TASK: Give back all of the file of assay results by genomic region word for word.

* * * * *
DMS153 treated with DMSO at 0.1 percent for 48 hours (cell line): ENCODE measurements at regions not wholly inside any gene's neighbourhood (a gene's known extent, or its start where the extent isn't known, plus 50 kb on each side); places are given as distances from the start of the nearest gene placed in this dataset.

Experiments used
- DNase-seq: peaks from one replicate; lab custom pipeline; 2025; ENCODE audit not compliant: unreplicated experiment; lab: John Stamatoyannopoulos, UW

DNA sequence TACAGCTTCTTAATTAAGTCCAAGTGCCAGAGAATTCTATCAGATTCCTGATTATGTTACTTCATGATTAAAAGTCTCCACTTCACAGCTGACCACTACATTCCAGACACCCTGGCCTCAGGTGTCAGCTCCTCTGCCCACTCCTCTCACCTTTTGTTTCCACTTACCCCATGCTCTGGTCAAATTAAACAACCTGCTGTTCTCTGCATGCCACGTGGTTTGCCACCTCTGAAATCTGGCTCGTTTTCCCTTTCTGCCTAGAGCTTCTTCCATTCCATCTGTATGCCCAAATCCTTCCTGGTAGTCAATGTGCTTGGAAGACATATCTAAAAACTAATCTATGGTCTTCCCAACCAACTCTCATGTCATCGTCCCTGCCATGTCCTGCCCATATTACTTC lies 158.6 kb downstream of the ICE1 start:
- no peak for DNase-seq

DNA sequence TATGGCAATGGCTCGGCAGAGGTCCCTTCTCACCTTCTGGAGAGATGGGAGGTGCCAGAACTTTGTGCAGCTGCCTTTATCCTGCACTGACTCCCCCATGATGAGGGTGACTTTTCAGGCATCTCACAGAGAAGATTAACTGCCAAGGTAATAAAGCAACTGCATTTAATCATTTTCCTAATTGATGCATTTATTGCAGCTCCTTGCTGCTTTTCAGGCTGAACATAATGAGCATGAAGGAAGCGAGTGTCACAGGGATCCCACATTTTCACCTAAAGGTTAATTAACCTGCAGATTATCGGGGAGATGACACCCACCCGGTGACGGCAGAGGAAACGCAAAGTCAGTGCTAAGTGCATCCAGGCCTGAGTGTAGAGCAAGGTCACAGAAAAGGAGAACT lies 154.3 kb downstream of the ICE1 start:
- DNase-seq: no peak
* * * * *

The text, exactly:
DMS153 treated with DMSO at 0.1 percent for 48 hours (cell line): ENCODE measurements at regions not wholly inside any gene's neighbourhood (a gene's known extent, or its start where the extent isn't known, plus 50 kb on each side); places are given as distances from the start of the nearest gene placed in this dataset.

Experiments used
- DNase-seq: peaks from one replicate; lab custom pipeline; 2025; ENCODE audit not compliant: unreplicated experiment; lab: John Stamatoyannopoulos, UW

DNA sequence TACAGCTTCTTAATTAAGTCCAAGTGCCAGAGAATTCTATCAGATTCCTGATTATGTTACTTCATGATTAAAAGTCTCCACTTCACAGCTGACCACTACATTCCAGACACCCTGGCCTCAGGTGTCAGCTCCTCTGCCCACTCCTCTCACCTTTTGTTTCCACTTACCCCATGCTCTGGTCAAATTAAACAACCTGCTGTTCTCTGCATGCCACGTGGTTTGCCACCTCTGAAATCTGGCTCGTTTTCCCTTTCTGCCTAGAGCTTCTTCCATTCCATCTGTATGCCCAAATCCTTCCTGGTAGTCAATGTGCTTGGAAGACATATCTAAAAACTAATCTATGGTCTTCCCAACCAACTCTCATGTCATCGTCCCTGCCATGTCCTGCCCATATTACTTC lies 158.6 kb downstream of the ICE1 start:
- no peak for DNase-seq

DNA sequence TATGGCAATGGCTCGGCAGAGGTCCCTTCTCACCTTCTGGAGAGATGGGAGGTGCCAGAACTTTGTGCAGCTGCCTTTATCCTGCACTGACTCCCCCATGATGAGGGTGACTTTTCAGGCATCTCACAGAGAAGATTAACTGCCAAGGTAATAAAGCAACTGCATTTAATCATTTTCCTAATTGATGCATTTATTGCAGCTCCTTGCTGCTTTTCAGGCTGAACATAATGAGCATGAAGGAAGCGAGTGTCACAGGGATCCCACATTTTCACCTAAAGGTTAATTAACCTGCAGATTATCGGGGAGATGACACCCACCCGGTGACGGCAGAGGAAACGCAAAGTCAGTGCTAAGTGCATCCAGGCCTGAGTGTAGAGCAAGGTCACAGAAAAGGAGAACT lies 154.3 kb downstream of the ICE1 start:
- DNase-seq: no peak